I’ve been meaning to write about our long weekend in Amsterdam for over a month now – in fact I have a queue of blog posts lined up and now, after the rush of pre-Christmas cooking classes, I might just get down to a bit of writing.
I just can’t believe that I’d never been to Holland before, I suppose that I’ve always felt that it’s right on the doorstep- any how we decided to escape at half term on a hideously early flight, which did mean that we were fit for little more than watching the world go by from a barge for most of the first day. We’d booked a 48 hour, jump-on-and-off boat ticket on line (with museum entries too) so I felt rather smug and über-organised for once, saving some precious euros as well as a lengthy queue.
The boat was ideal, Imi rather randomly spent most of the time engrossed in a puzzle book about Ancient Egypt allowing us to soak up the scene. Mile upon mile of skinny canal houses with their glorious gables cutting into the clear blue sky, bikes everywhere, stalls of tulip bulbs and the odd Gouda cheese emporium. Amsterdam was everything I’d expected – all the clichés in a good way, bar the delights of the red light district which we left to the stag parties (although the crotchless, fishnet body stocking in the shop window by the tram stop did lead to a challenging discussion with an 8 year old).
I didn’t expect to be making many gastronomic discoveries on the trip, we were travelling with Imi after all and there’s only so much time that she’ll put up with poking about in food markets and perusing restaurant menus. We came upon the Saturday organic farmer’s market in the square by the Noorderkerk quite by chance; they were doing a roaring trade in oysters and I snapped up cheese, bread, apples and raspberry tart for a picnic lunch.
We left the fabulous museums until Monday and Tuesday when the crowds had calmed down a bit and were surprised at how relatively quiet they were. There were moments in the Van Gogh Museum when you could find yourself standing quite alone in front of one of those oh-so-familiar masterpieces, it was just a million miles away from the Mona Lisa scrum I experienced a few years ago in Paris. The Rijksmuseum was mind-blowing too, with Imi’s highlight being the 1660, Pieter de Hooch’s Mother’s Duty ( a mother delousing her daughter’s hair)- rather topical after a recent school memo about the latest nit outbreak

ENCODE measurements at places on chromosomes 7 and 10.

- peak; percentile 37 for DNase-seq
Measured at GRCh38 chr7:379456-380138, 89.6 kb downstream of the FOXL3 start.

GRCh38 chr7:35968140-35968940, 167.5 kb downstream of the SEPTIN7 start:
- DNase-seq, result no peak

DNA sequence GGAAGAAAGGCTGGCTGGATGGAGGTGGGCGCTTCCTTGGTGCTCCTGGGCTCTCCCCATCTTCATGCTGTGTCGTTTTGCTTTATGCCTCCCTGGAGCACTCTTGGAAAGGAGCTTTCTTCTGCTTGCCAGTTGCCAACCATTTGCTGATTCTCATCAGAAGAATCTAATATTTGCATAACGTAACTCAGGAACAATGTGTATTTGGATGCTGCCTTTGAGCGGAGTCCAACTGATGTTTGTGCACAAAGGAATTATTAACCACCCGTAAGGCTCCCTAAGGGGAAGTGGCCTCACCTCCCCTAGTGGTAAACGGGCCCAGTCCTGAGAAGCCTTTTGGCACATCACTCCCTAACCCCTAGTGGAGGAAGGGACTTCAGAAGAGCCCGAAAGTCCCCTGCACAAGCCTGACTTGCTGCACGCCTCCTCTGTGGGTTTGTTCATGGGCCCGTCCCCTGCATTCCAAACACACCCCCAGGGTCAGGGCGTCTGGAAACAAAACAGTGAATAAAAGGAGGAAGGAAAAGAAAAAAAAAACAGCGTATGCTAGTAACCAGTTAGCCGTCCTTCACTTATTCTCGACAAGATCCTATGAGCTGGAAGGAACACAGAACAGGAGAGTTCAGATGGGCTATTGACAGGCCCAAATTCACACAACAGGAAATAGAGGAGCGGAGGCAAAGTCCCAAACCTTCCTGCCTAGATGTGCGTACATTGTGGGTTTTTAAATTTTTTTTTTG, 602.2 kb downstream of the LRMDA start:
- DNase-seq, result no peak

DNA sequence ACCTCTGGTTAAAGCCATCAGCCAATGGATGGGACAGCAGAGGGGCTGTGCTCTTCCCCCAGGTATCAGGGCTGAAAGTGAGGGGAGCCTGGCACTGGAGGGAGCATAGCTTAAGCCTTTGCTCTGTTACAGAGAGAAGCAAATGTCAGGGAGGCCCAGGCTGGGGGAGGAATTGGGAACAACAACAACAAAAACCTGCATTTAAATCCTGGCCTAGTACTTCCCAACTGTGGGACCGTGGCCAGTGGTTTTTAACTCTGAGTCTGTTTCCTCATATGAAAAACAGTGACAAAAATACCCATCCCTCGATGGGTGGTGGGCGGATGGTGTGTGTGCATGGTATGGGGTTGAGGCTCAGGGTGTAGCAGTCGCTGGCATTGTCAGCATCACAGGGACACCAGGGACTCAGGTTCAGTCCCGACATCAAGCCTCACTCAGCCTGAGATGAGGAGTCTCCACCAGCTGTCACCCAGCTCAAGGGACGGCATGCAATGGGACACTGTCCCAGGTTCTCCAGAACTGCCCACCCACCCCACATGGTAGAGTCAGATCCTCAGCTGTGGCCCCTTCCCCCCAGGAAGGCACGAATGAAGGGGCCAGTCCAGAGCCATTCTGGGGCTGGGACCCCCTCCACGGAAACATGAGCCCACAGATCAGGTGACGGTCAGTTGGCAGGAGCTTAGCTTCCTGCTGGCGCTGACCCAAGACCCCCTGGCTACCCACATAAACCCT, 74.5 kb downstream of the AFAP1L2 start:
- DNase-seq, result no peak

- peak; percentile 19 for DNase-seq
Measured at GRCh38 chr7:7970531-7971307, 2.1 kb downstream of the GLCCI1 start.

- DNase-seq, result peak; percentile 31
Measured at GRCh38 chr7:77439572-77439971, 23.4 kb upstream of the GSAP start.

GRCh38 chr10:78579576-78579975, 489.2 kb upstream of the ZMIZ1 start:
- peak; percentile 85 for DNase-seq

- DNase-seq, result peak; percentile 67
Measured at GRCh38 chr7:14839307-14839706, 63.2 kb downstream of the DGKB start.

Back to the foodie stuff though –
Autumn beer, a dark delicious brew became the holiday refreshment – particularly the Chouffe Boc 666 (which I’ve since discovered is Belgian!).
My newly found snack of choice was the local ossenworst – a sort of lightly smoked, subtly spiced raw beef sausage, a bit like steak tartare, served with dark bread, pickles and mustard.
We were determined to eat a traditional Indonesian Rijsttafel (a huge spread of tiny dishes) whilst we were in Amsterdam and our dinner at Sampurna right next to the flower market on the Singel canal was very good indeed.
And then came the Liquorice?– Now I thought that I liked, even loved, liquorice – from the super-commercial Bertie Bassett variety to the soft Kiwi sticks and even the salty Italian pastilles in their tiny designer tins. So, when we found a wall of liquorice in a traditional sweet shop, I went a little wild and bought bags of the stuff: salted, sweet, with honey, with bay and then a good scoop of the Amsterdam “drop”. Nothing, and I mean nothing, could have prepared me for the astoundingly hideous taste of the “drop”- flavoured with ammonium chloride! The rest of my liquorice haul was not much better – so please all you Dutchmen and Scandi’s (yes, you chaps eat it too) explain yourselves.
& finally came the splendid pancakes at Pannenkoekenhuis Upstairs. There is a bit of hype surrounding this tiny place (just four tables), especially since Anthony Bourdain visited, so I’d definitely book. Thankfully you do burn off a bit of energy getting up the unbelievably steep stairs, as the pancakes are huge. Star of the show was the cheese pancake with a mound of finely diced stem ginger piled in the centre. It’s a combination I’ll be repeating and did remind me just how much I love stem ginger.
And just incase you were wondering what else you could do with stem ginger?
- Slice and eat with plenty of salted butter on wholemeal toast for breakfast.
- Use as a marinade for grilled salmon – Dice finely and mix with orange juice, zest and soy sauce. Pour over the salmon (leave in one piece rather than individual portions), leave for 20 minutes and then grill until caramelised on top and still wonderfully juicy inside.
- Added in thin slices to a chocolate or pear tart.
- Combine with rhubarb – in fools, crumbles or my favourite rhubarb and ginger pavlova.